There is a fox in the museum. It is the only thing that moves in the whole space: is this why the fox’s presence is so striking? Because it alone is unpredictable within the camera frame? Because it might do something to the paintings? No one else is present. Nighttime is inferred. The title of this work The NightwatchÂ suggests some kind of threat. Perhaps we are witnessing footage from anÂ apocalypse. More likely, the museum is just closed. The stillness of the room adds to the potency of our fox. It passes like a shadow through the National Portait Gallery â€” the only representative of flesh and blood. It doesn’t notice the fine work hung on its bounding walls. And why should it? It has no relation to these figures, or at least it didn’t before it entered the museum. It stops and pokes its head through what might be a fireplace. Looking for a way outside? When one discovers a mouse in a high rise apartment, one imagines an unknown, or secret, exit. One, perhaps, not built to the human scale. In the case of our fox, the artist is the entrance and the exit. This is the fox of Francis AlÃ¿s â€” the man who ties magnets to his feet and walks around Mexico City collecting metal. He has similarly pushed a giant block of ice around until it melted to a nub the size of a stone. There must have been a crook in his back by then. He also chases tornadoes and has lead a flock of sheep around a city square like a Pied Piper. The Nightwatch Â was one of seven works commissioned by London-based Artangel, wherein AlÃ¿sÂ was asked to make work in response to the city. I saw a striking video at PS1 last summer that was part of this same series, in which AlÃ¿sÂ videoed the English guard marching, at first alone, though the deserted city, and then slowly finding one another, growing every more comfortable as their number grew. The sound of their feet grew louder and louder, echoing through the empty corridors. Yet, I am most interested in his fox at the moment.
The fox articulates a non-human space within the cultural architecture of humanity. It is not simply that the museum was built by human enterprise, but that it functions as a temple of sorts, a house for historical works. The museum is a proper place, full of oil paintings and serious faces, poised with solemn and practiced grace. These works have survivedÂ the test of time. In that respect their presence is partly due to chance, for it is likely some have travelled great distances, across the sea for instance, barring wreckage, flooding, fires and sunlight. They hang now, like static vampires in gold frames, very much preserved. They are representatives of posterity: examples one might find inspiration in. The fox disrupts their solemnity, destabilizing whatever authority they might possess. The animal is so dynamic by comparison, trotting around with speed and self-possession. What is that statistic? In a matter of weeks the jungle would encroach upon New York City if human kind were not present to fend it off. It would take so little time to be gobbled up by trash, vines and rats â€” and then the larger beasts would come to sniff through our bodegas.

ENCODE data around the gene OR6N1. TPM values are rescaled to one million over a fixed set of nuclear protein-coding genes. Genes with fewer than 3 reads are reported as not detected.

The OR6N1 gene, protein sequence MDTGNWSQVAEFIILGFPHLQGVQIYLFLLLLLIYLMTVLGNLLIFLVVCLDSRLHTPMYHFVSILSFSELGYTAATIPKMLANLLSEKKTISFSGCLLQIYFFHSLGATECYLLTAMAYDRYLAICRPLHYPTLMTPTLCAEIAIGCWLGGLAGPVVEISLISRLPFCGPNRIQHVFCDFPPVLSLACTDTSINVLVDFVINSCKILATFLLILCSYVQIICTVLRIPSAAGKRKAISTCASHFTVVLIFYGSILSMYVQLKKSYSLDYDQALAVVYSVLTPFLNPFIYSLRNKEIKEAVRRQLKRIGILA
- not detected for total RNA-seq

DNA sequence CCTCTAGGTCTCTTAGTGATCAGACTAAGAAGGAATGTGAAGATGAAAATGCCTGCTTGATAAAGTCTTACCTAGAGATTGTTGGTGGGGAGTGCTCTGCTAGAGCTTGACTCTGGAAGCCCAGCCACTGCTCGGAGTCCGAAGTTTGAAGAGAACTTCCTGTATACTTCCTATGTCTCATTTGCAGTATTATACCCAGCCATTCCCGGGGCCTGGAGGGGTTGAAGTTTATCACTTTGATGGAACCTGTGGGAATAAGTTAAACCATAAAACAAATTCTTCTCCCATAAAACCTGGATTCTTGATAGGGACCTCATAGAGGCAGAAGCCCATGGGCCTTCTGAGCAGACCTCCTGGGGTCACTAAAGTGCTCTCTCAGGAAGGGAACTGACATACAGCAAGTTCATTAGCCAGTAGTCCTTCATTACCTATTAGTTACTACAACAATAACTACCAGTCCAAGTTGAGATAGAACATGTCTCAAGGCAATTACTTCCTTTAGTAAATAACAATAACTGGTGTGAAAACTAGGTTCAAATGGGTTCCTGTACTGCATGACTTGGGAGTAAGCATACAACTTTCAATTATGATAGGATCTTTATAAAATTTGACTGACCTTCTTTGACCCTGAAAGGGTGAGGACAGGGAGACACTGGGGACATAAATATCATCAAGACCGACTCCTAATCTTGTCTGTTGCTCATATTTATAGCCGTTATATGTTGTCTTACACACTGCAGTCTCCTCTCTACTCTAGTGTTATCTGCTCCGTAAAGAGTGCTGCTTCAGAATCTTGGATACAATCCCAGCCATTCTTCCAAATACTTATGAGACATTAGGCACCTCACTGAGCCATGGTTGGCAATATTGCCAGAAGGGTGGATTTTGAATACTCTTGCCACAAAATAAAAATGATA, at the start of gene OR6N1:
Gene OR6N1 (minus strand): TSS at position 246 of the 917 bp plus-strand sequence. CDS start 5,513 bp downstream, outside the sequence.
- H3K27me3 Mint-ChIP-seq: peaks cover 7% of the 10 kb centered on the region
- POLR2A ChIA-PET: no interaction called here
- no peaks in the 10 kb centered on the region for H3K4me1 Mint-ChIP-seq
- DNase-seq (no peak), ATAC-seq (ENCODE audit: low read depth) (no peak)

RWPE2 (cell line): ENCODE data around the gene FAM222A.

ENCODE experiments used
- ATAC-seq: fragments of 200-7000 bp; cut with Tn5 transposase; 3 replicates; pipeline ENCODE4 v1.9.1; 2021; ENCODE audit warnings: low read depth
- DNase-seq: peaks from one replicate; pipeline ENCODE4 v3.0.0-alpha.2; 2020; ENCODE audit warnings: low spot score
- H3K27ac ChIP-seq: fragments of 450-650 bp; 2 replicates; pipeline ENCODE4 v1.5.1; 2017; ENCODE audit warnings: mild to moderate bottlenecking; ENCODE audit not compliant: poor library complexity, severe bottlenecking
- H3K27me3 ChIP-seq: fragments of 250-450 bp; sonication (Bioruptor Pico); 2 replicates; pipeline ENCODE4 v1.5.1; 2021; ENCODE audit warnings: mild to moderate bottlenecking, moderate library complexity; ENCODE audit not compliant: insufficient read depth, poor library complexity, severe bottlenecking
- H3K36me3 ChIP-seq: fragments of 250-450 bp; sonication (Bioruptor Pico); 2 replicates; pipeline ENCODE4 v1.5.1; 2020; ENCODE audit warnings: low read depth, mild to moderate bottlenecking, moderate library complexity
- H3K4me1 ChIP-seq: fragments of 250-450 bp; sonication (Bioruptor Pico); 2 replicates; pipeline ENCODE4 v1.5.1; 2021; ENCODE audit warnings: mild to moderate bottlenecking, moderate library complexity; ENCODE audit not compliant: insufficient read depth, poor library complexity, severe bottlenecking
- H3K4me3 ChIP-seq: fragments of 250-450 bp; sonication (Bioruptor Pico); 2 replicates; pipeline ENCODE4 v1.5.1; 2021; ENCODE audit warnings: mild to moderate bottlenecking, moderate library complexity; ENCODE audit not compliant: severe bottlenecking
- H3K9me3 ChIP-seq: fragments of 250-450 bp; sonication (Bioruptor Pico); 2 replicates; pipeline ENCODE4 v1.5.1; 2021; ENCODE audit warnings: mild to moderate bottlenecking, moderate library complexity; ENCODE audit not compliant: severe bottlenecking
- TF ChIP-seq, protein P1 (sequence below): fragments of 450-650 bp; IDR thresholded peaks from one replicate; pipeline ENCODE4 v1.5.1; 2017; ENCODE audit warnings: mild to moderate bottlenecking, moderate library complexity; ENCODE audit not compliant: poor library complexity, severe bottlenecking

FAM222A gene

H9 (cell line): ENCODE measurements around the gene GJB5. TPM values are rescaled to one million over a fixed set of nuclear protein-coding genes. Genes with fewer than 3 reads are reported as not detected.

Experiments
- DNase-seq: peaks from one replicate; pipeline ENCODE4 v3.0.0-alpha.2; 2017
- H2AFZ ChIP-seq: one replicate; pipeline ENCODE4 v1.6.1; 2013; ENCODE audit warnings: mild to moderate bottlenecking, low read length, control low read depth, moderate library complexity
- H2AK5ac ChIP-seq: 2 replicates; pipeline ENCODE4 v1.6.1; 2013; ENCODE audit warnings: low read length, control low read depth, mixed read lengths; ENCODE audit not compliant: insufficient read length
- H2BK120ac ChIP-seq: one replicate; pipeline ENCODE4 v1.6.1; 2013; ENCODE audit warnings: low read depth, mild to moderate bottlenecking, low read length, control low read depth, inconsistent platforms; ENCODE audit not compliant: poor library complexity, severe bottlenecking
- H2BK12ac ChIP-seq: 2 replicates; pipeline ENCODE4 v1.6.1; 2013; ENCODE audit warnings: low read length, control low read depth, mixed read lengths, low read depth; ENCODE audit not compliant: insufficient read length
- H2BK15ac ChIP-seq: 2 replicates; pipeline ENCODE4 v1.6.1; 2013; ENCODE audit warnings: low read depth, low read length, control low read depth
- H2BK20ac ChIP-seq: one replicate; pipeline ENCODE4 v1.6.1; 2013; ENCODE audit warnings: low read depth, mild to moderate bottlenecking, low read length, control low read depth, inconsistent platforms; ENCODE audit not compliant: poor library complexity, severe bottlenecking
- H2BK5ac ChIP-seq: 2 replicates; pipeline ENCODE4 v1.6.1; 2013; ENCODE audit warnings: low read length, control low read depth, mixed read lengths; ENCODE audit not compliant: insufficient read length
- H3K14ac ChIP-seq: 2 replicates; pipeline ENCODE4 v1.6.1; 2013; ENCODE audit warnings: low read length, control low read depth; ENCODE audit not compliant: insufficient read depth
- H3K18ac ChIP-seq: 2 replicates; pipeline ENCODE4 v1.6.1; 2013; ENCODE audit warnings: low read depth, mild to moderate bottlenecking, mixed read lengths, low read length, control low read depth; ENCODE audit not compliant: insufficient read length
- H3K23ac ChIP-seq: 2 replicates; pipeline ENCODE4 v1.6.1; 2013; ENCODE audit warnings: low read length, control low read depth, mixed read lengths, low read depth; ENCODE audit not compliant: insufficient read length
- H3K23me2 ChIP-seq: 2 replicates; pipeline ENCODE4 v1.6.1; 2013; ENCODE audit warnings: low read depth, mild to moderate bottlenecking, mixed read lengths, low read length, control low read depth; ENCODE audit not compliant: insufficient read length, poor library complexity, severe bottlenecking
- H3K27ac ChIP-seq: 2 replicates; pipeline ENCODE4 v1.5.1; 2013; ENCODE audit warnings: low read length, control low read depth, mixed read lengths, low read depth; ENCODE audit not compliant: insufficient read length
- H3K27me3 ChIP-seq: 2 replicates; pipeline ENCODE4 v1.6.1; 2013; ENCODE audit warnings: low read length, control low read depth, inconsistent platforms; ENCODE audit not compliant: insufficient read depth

Joseph Beuys brought a coyote into a gallery in 1974. The interaction between Beuys and the coyote became a work of art, the performance of a developing relationship. It illustrated the process of equilibreum as it was discovered between a four-legged beast and a human being. Between two cultures, one wild, the other civilized. The coyote, of course, is endemic to American mythology â€” a trickster, a mirror, a scavenger. AlÃ¿s’ fox, on the other hand, is closer to English lore. There are any number of pubs named after it. For Sunday sport, English gentry used to set out on horseback to hunt it. But foxes are also tricksters, though these (apparently) can sometimes climb trees. InÂ Nightwatch, the artist is absent. Instead the fox interacts with the object of art-space; that physical space becomes a conduit for history, not, as in the case with Beuys, the artist and his props.